Regia Aeronautica General Italo Balbo relied heavily on Pinedo’s advice when planning and executing the mass formation flights – intended to improve the operational skills of Regia Aeronautica aircrews and ground crewmen, showcase the Italian aviation industry to potential foreign buyers of Italian-made aircraft, and enhance the prestige of Benito Mussolini’s Italian Fascist government – for which Balbo became famous. Balbo led the first of these, a six-stage, 1,750-mile (2,818-km) circuit of the Western Mediterranean by 61 Regia Aeronautica seaplanes – 51 Savoia-Marchetti S.59bis and 10 Savoia-Marchetti S.55s – between May 25 and June 2, 1928. Promoted to generale di divisione aerea (air divisional general) and made deputy chief of staff of the Regia Aeronautica, Pinedo joined Balbo in leading the second mass-formation flight, a 3,300-mile (5,314-km) circuit of the Eastern Mediterranean in June 1929 by 35 Regia Aeronautica seaplanes – 32 Savoia-Marchetti S.55s, two Savoia-Marchetti S.59s, and one CANT 22 – with stops at Taranto, Italy; Athens, Greece; Istanbul, Turkey; Varna, Bulgaria; Odessa in the Soviet Union; and Constanta, Romania. Pinedo and Balbo later had a falling out after Balbo decided that the Italian government would support no more long-distance flights by single aircraft, which Pinedo preferred, and would instead focus its efforts on mass formation flights, and Pinedo played no role in Balbo’s January 1931 mass-formation crossing of the South Atlantic Ocean.
After the “Four Continents” flight, Pinedo increasingly carried out duties in diplomatic and administrative posts that kept him out of the headlines. Balbo’s prominence in the Italian Fascist movement meant that Pinedo’s break with him led to declining fortunes for Pinedo in his Regia Aeronautica career. In his final tour of duty with the Regia Aeronautica, he served as Italy’s air attaché in Argentina, after which he was placed on leave.
Fearing that he would fall into obscurity and wishing to pursue long-distance flights by single aircraft of the type that Balbo would not support, Pinedo resigned from the Regia Aeronautica in 1933. He traveled to New York City under the pseudonym “Mr. Smith,” purchased a Bellanca monoplane, and let it be known that he intended to fly nonstop from New York to Baghdad, Iraq, to set a new world nonstop flight distance record of some 6,300 miles (10,100 km).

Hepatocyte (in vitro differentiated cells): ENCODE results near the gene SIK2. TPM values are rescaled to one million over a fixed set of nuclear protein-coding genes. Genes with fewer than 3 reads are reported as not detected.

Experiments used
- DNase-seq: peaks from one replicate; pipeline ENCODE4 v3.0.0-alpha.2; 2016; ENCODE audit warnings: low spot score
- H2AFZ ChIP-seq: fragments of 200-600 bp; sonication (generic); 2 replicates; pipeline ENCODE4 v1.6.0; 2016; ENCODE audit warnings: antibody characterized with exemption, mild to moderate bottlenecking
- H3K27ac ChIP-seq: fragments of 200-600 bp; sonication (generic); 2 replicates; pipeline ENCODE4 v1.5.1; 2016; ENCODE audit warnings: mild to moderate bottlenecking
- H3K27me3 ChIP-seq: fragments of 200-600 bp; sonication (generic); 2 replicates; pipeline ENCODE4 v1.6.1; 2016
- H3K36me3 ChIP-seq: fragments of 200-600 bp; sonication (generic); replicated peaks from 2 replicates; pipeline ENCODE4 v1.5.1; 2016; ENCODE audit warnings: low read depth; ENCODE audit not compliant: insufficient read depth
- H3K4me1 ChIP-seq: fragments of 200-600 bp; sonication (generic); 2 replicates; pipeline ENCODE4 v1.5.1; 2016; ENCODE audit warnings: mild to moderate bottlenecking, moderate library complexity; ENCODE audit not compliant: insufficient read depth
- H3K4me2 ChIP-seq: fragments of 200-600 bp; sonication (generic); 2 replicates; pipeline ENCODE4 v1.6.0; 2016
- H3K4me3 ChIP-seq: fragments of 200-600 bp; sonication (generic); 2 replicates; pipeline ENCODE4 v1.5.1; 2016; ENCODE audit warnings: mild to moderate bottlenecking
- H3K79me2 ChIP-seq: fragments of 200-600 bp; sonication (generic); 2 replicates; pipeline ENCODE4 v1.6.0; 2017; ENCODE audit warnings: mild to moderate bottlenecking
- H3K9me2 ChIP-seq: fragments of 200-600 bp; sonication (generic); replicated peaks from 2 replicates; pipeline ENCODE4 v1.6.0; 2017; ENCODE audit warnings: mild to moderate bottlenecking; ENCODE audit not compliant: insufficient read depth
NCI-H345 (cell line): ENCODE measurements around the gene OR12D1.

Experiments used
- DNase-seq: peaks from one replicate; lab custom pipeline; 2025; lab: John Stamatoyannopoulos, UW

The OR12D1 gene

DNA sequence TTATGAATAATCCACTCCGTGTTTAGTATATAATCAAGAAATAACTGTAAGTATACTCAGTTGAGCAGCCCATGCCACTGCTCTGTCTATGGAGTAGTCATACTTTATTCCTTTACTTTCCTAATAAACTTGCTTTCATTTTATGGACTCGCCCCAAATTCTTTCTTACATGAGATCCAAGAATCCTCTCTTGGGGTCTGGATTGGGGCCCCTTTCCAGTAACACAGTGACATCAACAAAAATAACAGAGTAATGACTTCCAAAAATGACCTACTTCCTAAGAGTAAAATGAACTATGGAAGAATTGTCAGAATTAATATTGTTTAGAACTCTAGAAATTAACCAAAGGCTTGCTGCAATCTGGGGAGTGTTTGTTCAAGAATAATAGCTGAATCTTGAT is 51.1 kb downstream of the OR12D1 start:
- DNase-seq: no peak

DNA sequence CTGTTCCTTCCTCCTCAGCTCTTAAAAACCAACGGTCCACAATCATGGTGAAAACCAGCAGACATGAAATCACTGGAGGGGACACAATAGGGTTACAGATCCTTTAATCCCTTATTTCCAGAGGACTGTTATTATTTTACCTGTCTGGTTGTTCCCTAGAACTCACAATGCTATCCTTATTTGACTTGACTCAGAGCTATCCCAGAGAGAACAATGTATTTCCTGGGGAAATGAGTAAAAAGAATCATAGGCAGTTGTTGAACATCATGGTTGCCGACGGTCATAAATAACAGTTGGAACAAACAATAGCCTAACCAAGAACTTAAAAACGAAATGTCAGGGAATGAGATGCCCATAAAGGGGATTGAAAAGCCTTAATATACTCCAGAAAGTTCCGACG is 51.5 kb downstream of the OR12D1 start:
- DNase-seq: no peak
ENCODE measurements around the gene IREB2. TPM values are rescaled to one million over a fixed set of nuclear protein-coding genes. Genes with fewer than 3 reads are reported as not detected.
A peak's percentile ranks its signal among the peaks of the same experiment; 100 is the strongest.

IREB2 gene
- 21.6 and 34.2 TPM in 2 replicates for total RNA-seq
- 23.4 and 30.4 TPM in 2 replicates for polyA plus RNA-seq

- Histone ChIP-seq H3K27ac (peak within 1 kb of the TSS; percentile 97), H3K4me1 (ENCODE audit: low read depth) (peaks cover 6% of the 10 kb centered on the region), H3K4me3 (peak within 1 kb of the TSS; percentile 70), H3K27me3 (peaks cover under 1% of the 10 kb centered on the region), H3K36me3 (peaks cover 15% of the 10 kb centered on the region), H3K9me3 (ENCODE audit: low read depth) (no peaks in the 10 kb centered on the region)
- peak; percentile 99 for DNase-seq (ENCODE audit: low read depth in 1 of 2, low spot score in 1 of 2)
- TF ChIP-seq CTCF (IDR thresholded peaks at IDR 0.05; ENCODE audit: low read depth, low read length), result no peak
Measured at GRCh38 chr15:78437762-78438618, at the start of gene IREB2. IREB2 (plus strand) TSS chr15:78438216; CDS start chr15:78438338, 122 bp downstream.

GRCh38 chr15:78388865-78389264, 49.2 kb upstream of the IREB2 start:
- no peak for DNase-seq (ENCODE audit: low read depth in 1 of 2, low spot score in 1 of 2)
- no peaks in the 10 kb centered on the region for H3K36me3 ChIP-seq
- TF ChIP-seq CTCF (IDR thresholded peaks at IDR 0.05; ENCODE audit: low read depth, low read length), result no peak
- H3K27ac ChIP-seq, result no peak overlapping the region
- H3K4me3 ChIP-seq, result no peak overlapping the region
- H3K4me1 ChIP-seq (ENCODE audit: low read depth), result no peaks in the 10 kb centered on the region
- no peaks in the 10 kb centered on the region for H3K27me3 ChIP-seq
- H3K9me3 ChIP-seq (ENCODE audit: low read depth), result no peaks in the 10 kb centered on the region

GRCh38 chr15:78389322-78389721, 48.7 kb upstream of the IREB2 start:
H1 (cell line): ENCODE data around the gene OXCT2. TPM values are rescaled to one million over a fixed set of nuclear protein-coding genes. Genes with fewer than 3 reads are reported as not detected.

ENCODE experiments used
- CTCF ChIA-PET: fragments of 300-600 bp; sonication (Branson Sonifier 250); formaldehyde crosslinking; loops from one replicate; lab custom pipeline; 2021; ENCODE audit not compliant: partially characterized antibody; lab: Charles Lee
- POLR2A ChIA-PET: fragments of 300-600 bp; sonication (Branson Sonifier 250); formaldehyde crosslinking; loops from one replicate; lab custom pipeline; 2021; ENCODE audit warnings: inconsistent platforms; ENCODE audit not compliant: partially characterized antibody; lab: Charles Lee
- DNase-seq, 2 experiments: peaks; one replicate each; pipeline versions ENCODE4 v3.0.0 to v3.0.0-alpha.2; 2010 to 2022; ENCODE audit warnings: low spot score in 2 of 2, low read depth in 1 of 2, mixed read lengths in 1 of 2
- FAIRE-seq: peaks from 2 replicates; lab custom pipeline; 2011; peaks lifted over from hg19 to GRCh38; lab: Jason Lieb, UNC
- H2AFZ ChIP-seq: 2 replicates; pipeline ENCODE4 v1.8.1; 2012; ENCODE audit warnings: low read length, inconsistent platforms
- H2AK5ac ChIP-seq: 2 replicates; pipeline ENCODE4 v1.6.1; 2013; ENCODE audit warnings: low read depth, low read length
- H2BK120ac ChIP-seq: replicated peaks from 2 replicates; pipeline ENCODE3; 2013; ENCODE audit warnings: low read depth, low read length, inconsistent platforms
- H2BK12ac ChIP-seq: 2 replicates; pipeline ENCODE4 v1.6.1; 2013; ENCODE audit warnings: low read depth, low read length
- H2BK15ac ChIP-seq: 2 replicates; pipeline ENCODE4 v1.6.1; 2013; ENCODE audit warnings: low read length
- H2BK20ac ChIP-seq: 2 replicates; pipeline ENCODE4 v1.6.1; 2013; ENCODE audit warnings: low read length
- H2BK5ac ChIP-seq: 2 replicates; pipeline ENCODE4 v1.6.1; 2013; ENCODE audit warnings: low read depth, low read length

TRAGIC END for Pinedo:
When Pinedo attempted to take off from Floyd Bennett Field in Brooklyn, New York, on 2 September 1933 for his flight to Baghdad with his Bellanca overloaded with fuel, he lost control of the aircraft. Unable to gain altitude, he veered off the runway and crashed. Thrown from the cockpit, he quickly reached back into it to turn off the smoldering plane’s engine, but fuel vapors ignited just as he did and he died in the resulting fire, which also destroyed his plane. The takeoff attempt, crash, and fire all were captured on film. Pinedo’s body was burned beyond recognition in the fire.
YouTube video of the crash taking Pinedo’s life: https://www.youtube.com/watch?v=9gpB9KLd9Bc
At New York, memorial services for Pinedo were held at St. Patrick’s Cathedral in Manhattan while American military planes circled overhead. The Italian ocean liner MS Vulcania transported his remains to Italy. After his coffin reached Rome, a full state funeral with military honors took place.
I’m of the opinion that Pinedo, as a wealthy genteel aristocrat, wasn’t chasing money such as the Ortiz Prize. He had a seemingly singular fascination of demonstrating the worthiness of aircraft on long-distances flights and to promote Italian aviation as well. Mussolini pushed Pinedo towards those goals.
It was extraordinary to me how much Pinedo accomplished just in 1927 alone. He was, given the financial support he had, unstoppable. So the S-55 burned up on Lake Roosevelt; so what! Likely he spat out some classic Italian profanity and moved on…
Credit: National Geographic; Phoenix Magazine (Douglas Towne), Arizona Highways; CaptainBillyWalker.com & Wikipedia
Dear Captain Walker,
Lisa Cantamessa <email@example.com>